Breaking up your year into intervals is a simple way to sharpen your focus and stay engaged with projects and the things that need to be done to keep life at home rolling along. Instead of looking ahead over an entire year and making goals, try looking only at the next six weeks. What has to happen in the next six weeks? That’s a lot more clear usually.
The truth is, you don’t know what your life will be like in another 12 months, or even 6. Especially if you are still in the phase where your family is young and growing, you might not know if you’ll be pregnant, what the toddler’s nap routine will be like, and a million other variables. Instead of trying to control the details and plan out your life for an entire year (or more!), look at the next 6 weeks and determine what is most important in the phase that you are actually in right now rather than where you hope to be in the future. Faithfulness happens in the now, not the future, and God works with us where we are, not where we should be or want to be.
So embrace the now and work with it. Live it. And know that you’ll be able to handle the unpredictability of life by applying faithfulness and obedience as you go along.
This short-term focus also allows for bursts of energy and for slower periods of recovery. Setting aside time for rest and recuperation and a slower pace is a key practice for avoiding burnout, for maintaining your engagement with the present, and for sustaining an intentional approach to life. We weren’t made to just keep going and going and going at a frantic, perpetual clip. We were made in God’s image, and God set the pattern for us in working and resting. The rest is just as important a time as the work itself.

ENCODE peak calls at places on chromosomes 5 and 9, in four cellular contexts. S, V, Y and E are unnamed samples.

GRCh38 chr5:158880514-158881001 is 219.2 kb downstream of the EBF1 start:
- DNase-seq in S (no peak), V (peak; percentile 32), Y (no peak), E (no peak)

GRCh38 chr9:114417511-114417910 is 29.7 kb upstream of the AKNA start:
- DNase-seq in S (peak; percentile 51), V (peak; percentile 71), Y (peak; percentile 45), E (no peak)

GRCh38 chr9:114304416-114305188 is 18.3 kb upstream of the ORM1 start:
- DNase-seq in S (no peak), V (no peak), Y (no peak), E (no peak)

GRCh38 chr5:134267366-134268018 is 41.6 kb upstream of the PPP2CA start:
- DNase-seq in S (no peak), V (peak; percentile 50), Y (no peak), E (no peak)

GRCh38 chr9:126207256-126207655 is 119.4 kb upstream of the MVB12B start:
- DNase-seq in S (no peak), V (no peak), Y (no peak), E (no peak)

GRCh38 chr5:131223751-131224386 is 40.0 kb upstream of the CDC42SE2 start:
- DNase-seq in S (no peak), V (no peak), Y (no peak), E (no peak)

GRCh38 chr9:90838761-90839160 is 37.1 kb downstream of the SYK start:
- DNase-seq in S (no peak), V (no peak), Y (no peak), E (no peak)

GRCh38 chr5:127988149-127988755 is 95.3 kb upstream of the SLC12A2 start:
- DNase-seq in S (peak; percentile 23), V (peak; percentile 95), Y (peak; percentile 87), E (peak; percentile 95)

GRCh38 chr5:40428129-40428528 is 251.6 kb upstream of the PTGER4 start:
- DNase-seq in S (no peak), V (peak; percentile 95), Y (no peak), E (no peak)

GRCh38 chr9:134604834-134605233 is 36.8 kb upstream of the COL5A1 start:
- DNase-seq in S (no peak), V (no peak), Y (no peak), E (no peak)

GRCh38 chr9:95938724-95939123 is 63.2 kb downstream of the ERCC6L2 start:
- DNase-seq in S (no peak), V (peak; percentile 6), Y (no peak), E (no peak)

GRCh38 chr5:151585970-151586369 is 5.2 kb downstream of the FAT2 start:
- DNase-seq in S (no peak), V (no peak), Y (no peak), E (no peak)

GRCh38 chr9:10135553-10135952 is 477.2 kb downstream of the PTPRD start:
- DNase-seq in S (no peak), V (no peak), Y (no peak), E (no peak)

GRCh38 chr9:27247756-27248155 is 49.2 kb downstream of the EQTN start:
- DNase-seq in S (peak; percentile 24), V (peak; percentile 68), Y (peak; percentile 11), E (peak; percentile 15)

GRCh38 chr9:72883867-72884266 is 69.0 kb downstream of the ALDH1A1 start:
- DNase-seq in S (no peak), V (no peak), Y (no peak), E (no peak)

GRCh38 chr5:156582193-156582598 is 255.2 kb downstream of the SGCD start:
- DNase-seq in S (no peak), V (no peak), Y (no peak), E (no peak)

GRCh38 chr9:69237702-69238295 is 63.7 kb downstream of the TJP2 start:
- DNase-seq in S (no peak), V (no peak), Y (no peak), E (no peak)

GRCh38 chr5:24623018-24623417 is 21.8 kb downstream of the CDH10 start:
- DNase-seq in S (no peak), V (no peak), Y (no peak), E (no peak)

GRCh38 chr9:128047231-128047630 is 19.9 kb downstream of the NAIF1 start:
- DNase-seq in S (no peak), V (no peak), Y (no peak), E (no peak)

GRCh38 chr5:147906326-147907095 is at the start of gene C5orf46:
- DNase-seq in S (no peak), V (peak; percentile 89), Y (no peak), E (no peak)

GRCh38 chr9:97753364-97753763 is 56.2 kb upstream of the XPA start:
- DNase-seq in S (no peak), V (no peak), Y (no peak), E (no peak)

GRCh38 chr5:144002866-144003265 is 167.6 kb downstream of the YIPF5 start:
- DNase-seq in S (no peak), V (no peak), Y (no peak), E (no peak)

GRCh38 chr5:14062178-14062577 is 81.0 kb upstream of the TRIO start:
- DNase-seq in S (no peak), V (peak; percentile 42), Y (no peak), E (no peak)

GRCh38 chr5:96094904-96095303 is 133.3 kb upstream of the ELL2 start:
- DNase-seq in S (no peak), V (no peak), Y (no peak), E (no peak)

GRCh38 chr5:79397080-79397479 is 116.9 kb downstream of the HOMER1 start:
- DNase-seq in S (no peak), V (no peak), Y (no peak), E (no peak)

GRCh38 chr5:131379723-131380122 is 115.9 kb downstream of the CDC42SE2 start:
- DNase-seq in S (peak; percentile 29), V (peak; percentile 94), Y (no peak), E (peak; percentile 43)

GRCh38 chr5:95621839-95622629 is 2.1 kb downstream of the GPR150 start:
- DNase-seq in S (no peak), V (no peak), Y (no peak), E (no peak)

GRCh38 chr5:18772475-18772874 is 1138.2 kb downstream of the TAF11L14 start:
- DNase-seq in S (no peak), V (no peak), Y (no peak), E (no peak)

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Resting times are woven into the fabric of creation, the way the world works, since the Creation, when God set the pattern by resting on the seventh day. In the same way, we are blessed, refreshed, and revived when we rest in the pattern and manner God has shown us. This is real, and we can see it in several aspects of The Way Things Are.
Interval training for running includes mandatory rest time. The muscles require a down day after such intensity, not only to heal, but to grow and become stronger. Running the intervals is the necessary work, but the progress really happens in the empty spaces between the runs. In the same way, taking time to recover after a sprint of activity is for more than recuperation, it allows time and space for creativity, connections, and synergy to happen. With this pattern, life is not all go-go-go, crowding out opportunities and time for blossoming bonds and ideas. Recovery time is about allowing time for growth to happen.
Just as observing the Sabbath, not striving to get ahead one day a week, is a way of demonstrating and embodying trust that God is the one taking care of us, our business, and the world, so taking a sabbath week break regularly is a way to live out trust in providential care. It’s not that we get time to be lazy, but that we slow down, recognize what is really real and truly true, and operate in a mode of receiving rather than grasping.
Having a week lived at a different pace, in a different mode of mind, allows the mind to open up and see connections and get inspirations that wouldn’t be possible if it’s always wrapped up in catching up and getting ahead. Recovery time is about allowing time for growth without getting pushy and demanding
But, recovery time is also a time for recovery. It’s a time to catch up on the laundry that got out of hand while we focused on a goal. It’s a time to get the closet that’s bothering us dealt with. It’s a time to deal with the papers that stacked up. It’s a time to call and make those appointments that never fit into the average week. A rest week is a way to leave margin in your life.
The recovery week between intervals is also a great time for refocusing on intentions, visions, goals, habits, and your progress. Allowing some calm, quiet space in your life fosters clarity and inspiration for what the next thing to focus on might be. The rest week is a time to do extra review and planning and gear up for another sprint. With this model you don’t cycle from franticness to exhaustion to burnout to apathy and back. Rather, you have space allotted for kicking into high gear and space allotted for roominess and peace. You get the motivation of deadlines without the exhausted feeling of running a marathon uphill.